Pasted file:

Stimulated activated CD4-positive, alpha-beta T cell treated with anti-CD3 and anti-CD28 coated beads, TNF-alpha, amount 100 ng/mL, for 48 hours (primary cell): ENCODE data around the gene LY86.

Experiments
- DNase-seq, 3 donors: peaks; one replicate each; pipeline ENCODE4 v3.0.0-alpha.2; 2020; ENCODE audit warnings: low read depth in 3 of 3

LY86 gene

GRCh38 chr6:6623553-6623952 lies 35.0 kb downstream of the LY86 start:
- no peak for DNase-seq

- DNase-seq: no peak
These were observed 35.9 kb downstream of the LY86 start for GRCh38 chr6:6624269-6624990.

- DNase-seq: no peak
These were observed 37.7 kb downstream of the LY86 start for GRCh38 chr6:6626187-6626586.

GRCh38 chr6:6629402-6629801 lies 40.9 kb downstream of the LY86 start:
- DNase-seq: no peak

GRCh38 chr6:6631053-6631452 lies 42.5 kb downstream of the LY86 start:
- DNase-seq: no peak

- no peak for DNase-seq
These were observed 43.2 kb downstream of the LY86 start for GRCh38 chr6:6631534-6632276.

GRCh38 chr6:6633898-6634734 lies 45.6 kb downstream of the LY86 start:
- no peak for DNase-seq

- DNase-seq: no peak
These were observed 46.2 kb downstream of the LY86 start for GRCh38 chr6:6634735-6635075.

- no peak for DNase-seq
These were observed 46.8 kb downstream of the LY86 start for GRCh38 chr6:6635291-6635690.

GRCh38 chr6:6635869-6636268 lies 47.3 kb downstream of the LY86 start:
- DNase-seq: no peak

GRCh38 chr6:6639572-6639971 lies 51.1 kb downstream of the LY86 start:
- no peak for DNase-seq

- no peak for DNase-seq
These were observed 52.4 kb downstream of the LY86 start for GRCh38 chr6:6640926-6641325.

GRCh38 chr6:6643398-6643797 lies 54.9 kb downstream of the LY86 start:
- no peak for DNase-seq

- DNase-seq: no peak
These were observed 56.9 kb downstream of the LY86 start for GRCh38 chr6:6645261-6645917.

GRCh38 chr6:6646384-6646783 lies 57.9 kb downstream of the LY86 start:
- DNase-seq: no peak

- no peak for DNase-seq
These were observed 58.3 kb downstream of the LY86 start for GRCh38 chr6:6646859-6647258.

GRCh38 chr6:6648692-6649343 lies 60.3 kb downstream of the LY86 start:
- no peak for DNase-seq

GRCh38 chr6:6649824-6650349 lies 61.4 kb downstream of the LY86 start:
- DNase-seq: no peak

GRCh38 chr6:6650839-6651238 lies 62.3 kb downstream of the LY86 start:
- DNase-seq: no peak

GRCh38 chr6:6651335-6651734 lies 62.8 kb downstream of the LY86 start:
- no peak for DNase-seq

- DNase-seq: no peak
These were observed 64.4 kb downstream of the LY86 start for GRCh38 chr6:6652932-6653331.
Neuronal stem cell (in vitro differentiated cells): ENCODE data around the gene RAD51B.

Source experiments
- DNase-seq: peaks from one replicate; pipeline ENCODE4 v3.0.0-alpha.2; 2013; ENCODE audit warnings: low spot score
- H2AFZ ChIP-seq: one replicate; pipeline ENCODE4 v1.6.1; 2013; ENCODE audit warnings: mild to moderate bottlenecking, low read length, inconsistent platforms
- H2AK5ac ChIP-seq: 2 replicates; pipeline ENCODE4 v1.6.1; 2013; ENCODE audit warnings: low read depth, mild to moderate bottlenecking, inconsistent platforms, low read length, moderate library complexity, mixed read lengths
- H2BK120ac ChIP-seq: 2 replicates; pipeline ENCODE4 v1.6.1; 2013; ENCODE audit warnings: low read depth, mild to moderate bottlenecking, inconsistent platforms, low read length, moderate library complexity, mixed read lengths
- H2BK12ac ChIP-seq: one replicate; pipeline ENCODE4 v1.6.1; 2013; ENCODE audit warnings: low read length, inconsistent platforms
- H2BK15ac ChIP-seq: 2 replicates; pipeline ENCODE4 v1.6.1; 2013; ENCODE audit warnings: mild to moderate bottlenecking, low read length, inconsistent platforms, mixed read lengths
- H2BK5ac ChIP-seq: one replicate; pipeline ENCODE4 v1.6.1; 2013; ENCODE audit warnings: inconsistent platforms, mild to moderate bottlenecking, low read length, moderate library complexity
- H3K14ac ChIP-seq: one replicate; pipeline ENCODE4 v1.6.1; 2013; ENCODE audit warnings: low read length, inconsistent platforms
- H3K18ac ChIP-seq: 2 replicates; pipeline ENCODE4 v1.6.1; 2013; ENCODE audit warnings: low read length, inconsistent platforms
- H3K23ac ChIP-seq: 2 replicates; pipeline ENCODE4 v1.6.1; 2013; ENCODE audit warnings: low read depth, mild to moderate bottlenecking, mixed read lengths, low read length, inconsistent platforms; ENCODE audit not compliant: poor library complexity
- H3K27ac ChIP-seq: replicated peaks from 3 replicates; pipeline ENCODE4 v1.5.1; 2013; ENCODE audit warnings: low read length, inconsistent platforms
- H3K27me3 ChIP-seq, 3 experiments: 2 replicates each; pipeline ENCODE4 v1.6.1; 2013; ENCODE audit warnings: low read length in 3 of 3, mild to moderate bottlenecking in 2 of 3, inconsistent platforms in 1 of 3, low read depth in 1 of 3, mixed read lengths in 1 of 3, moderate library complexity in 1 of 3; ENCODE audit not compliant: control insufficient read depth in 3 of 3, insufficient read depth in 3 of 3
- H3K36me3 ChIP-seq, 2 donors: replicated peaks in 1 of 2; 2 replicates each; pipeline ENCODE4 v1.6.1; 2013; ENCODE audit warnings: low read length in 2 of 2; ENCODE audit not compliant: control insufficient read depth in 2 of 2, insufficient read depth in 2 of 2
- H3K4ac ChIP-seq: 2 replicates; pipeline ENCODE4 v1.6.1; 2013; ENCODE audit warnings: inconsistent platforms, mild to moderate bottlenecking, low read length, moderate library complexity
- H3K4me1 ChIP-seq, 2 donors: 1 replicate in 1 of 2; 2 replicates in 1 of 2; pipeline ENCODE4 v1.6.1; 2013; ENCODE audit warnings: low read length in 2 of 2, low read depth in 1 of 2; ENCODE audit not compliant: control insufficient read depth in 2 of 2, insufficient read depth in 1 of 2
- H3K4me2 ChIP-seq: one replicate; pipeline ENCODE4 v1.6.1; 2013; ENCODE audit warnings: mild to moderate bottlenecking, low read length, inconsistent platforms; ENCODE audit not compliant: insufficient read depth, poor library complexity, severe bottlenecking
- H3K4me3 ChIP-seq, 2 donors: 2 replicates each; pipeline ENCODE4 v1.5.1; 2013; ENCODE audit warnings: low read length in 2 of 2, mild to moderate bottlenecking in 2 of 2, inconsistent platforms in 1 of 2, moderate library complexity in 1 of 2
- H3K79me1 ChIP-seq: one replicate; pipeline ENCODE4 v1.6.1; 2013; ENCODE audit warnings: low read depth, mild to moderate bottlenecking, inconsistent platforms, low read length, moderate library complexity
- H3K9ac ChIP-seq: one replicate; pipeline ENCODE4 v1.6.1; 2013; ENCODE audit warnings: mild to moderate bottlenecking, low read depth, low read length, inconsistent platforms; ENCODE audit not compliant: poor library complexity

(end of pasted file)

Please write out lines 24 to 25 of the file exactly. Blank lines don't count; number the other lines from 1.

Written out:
- DNase-seq: no peak

GRCh38 chr6:6639572-6639971 lies 51.1 kb downstream of the LY86 start: